Issues to be settled for East Asia to stabilize industrial chain

By Zhang Yansheng Source:Global Times Published: 2020/5/12 23:48:11

Illustration: Luo Xuan/GT

All three major production networks in the world - East Asia, North America and Europe - have encountered economic fallout from the deadly COVID-19. Regions more deeply involved in globalization with more complex technique requirements and closer international divisions of labor are being hit harder by the virus. 

With a relatively stable virus situation compared to other countries, it would be both challenge and opportunity for East Asian nations and the Association of Southeast Asian Nations (ASEAN) to prevent recurring outbreaks, as well as unblock transport and logistics, and resume industrial and value chains.

Preventing a second wave of infections is a critical premise for recovery. Countries and regions in East Asia are exploring a normalized virus prevention mechanism in which they could seek industrial chain collaboration and cooperation in outbreak prevention.

There are also three other vital issues which have to be settled before East Asia stabilizes its industrial chain and upgrades its value chain.

For starters, there's a common question of whether countries should jointly expand their domestic markets, boost consumption, increase investment and create opportunities for each other. In the past, it was the US and Europe that mainly offered markets and technology for the global production system, while East Asia offered manufacturing and human resources, and the Middle East and Africa offered energy and resources. Large quantities of goods produced in East Asia were previously sold to North America and Europe, where countries are still grappling with serious crises and largely reduced consumption demand.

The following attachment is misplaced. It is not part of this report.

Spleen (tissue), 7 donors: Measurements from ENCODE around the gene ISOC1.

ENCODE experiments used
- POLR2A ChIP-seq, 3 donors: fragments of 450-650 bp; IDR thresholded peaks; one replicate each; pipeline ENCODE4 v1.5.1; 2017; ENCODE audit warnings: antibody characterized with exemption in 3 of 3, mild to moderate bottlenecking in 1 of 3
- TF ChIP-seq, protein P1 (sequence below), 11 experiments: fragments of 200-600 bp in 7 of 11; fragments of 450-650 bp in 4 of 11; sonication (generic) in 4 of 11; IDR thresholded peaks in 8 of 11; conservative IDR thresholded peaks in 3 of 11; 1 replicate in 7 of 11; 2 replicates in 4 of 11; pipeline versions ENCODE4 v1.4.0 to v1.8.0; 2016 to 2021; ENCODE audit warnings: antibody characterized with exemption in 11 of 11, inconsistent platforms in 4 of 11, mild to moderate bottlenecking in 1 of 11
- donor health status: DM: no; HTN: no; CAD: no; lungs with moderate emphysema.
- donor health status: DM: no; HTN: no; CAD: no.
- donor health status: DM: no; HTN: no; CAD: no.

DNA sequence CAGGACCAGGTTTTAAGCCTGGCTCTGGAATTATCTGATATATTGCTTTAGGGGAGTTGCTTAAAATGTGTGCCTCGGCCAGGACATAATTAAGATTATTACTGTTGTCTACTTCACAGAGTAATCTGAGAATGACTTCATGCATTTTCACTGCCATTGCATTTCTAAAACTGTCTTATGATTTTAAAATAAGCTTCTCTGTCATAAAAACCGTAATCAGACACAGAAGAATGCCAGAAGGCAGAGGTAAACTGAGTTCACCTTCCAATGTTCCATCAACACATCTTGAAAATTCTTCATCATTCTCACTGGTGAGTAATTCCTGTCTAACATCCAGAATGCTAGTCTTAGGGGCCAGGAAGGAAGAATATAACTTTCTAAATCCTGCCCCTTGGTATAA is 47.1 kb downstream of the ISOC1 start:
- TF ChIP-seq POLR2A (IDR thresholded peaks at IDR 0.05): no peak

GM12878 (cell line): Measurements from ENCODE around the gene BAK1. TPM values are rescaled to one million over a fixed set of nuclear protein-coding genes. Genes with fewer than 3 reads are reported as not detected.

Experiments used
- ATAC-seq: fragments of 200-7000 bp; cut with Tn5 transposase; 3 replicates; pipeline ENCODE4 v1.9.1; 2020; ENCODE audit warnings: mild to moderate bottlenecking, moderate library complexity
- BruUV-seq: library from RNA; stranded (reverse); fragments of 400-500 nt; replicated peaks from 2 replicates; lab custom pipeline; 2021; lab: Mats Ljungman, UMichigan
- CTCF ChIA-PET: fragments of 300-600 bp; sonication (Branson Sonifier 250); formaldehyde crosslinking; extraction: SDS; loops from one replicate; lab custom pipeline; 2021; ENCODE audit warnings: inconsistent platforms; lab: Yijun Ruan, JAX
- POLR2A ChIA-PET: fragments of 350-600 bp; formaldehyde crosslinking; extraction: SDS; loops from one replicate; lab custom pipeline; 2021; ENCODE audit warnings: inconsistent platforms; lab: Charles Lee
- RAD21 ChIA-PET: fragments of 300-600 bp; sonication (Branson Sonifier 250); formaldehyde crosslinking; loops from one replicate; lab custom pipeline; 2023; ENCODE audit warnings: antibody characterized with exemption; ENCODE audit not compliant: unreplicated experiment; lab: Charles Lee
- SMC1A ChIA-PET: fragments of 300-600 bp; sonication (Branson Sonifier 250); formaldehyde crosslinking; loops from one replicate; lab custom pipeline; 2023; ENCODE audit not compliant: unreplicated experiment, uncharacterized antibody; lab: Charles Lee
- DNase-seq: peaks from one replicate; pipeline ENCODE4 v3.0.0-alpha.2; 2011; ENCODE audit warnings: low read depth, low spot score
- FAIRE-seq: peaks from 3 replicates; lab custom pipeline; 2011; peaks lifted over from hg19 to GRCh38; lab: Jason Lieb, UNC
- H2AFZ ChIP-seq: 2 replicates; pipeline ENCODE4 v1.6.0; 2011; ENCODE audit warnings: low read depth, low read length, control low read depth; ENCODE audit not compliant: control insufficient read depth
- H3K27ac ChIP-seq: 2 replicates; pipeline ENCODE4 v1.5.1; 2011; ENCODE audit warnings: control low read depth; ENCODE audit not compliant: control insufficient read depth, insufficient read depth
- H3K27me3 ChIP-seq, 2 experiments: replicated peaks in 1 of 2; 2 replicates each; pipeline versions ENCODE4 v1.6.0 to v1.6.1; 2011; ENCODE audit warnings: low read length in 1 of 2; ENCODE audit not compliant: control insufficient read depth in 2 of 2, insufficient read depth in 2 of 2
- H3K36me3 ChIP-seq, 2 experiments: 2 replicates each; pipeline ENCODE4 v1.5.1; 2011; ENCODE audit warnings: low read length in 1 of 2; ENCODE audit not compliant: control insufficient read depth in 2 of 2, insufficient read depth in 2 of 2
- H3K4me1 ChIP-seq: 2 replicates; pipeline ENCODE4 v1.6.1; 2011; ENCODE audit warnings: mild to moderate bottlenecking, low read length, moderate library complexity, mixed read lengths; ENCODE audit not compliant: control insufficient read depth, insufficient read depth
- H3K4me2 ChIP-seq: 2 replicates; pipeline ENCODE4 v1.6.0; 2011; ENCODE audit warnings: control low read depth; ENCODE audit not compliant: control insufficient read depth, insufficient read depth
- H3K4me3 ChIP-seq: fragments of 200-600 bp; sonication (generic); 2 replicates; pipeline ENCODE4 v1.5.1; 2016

Secondly, the disruption in the supply of critical parts and components in North America and Europe has led to a gap in production. During its trade conflict with Japan last year, South Korea tried to find substitute for its Japan-made key semiconductor raw material, and there were indeed alternatives in the East Asian production network. It would be a choice for countries including China, Japan and South Korea to initiate a "backup project" to solve supply disruption issues in the US and Europe.

Resuming an East Asia production hub does not mean forming a closed system. It is important to effectively and properly involve other countries, including Russia, Africa and Latin America, as well as those in Europe and North America.

Given the previous regional integration progress, East Asian countries and ASEAN can make full use of the "10 plus 3" mechanisms and the China-Japan-South Korea free trade agreement (FTA), the Regional Comprehensive Economic Partnership (RCEP) and other systems to promote recovery amid the pandemic, and to establish new mechanisms based on combined efforts.

For instance, China and South Korea in late April established a fast-track entry system, or "green channel," for the bilateral transmission of important business and logistics, and the transport of personnel, offering a feasible cooperative mechanism for East Asia.

Under the premise of openness, the restoration of the East Asian production network is not only beneficial for local members, but will also contribute to the stabilization and development of the global economy.

The author is a chief researcher at the China Center for International Economic Exchanges.


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